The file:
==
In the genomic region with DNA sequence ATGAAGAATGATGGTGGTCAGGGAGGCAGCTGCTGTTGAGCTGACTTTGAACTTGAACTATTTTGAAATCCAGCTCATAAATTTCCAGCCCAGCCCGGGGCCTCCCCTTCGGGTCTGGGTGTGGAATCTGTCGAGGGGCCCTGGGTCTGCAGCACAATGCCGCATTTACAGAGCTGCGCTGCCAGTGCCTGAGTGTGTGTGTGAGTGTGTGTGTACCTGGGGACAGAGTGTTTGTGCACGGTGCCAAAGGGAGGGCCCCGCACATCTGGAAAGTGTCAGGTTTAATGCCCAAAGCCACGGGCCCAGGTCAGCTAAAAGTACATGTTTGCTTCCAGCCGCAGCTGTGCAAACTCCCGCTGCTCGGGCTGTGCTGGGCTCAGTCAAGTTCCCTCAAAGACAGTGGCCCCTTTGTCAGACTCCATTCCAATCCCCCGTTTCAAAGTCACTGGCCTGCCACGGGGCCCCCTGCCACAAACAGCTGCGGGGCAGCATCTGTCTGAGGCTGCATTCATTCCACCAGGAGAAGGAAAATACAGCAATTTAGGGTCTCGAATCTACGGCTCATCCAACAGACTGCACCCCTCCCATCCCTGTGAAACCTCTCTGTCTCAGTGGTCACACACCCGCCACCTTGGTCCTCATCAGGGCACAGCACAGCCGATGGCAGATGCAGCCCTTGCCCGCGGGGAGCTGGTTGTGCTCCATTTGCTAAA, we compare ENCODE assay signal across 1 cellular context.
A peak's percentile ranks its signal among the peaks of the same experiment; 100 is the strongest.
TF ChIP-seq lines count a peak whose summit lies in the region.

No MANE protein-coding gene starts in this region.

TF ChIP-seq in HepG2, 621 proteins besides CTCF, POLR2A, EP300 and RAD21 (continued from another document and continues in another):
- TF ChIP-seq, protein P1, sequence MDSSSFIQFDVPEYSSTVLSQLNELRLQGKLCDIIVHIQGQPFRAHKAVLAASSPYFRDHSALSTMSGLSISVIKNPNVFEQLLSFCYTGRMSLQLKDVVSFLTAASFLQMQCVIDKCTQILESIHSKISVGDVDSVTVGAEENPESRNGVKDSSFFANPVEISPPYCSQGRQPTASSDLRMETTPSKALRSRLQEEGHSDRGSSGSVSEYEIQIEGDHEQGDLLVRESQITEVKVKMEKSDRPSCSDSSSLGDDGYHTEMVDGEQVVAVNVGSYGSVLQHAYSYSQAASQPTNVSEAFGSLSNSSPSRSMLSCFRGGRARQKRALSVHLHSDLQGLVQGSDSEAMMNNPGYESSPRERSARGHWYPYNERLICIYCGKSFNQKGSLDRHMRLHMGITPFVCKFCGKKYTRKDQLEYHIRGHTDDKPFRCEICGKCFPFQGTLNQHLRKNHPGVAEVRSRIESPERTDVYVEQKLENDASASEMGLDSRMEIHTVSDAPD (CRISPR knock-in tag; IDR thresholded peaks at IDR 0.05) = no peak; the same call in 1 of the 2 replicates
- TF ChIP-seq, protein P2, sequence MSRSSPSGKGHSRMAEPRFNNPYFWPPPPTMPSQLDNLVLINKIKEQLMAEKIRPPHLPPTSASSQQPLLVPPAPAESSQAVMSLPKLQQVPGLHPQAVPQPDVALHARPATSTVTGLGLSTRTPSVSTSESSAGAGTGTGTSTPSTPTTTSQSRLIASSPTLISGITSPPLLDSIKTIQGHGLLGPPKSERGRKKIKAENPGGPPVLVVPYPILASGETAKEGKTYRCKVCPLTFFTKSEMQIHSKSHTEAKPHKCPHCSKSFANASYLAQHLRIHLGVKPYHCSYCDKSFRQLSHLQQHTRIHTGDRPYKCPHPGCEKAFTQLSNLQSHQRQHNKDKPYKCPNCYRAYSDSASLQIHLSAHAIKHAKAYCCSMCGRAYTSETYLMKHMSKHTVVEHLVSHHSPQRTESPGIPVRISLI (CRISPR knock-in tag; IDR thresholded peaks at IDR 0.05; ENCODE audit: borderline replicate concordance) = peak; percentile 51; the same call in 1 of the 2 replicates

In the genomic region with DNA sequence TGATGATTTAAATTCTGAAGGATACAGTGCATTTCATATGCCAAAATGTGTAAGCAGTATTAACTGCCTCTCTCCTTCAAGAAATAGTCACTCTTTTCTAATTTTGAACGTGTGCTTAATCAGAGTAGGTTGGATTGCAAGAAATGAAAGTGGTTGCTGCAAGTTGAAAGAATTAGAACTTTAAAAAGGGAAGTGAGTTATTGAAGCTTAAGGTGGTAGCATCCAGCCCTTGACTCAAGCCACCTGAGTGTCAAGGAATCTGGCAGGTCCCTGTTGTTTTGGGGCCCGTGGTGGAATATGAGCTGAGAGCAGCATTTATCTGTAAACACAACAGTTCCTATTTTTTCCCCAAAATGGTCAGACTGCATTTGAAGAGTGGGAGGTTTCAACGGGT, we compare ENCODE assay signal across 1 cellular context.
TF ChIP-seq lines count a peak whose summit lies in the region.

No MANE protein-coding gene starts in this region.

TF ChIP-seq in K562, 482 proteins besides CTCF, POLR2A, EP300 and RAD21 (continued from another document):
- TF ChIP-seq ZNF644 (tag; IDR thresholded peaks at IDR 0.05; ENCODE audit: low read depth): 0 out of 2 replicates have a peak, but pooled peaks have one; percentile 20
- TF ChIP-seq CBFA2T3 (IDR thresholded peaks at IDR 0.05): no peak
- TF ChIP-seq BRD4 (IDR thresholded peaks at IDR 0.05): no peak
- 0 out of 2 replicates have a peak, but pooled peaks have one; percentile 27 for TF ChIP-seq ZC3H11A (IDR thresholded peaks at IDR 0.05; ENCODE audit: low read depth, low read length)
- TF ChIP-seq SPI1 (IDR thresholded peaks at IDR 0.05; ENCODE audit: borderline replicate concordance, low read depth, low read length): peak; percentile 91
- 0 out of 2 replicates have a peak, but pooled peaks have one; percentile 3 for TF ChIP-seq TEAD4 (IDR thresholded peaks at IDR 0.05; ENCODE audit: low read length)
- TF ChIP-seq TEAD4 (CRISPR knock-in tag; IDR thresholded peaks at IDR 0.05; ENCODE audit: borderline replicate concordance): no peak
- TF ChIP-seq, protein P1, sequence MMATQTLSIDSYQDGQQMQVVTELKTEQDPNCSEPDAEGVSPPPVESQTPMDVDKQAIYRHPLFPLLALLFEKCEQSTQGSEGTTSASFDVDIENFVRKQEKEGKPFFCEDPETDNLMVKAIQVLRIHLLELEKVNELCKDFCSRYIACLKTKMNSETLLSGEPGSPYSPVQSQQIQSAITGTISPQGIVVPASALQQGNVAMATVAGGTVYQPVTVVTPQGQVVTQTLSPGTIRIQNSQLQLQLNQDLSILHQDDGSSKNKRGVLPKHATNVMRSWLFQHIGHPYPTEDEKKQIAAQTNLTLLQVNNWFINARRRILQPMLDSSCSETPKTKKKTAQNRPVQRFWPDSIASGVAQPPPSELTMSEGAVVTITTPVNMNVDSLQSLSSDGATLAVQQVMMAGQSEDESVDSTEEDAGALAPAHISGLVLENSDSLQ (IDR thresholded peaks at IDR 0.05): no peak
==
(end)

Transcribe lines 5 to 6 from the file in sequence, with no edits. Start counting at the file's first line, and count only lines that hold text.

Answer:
TF ChIP-seq in HepG2, 621 proteins besides CTCF, POLR2A, EP300 and RAD21 (continued from another document and continues in another):
- TF ChIP-seq, protein P1, sequence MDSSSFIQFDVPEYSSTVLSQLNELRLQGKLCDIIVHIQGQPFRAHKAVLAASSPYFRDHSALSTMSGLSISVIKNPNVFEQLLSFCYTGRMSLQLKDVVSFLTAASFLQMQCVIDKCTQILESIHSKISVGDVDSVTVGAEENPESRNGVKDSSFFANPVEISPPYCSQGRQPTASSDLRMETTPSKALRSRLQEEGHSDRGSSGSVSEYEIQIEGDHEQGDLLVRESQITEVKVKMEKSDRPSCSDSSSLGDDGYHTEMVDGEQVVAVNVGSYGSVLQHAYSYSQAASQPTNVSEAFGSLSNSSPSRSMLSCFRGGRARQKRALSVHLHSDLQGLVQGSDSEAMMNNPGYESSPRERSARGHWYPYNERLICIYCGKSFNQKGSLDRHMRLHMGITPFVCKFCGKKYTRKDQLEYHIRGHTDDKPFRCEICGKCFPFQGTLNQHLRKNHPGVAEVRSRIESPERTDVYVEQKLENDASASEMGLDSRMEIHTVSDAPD (CRISPR knock-in tag; IDR thresholded peaks at IDR 0.05) = no peak; the same call in 1 of the 2 replicates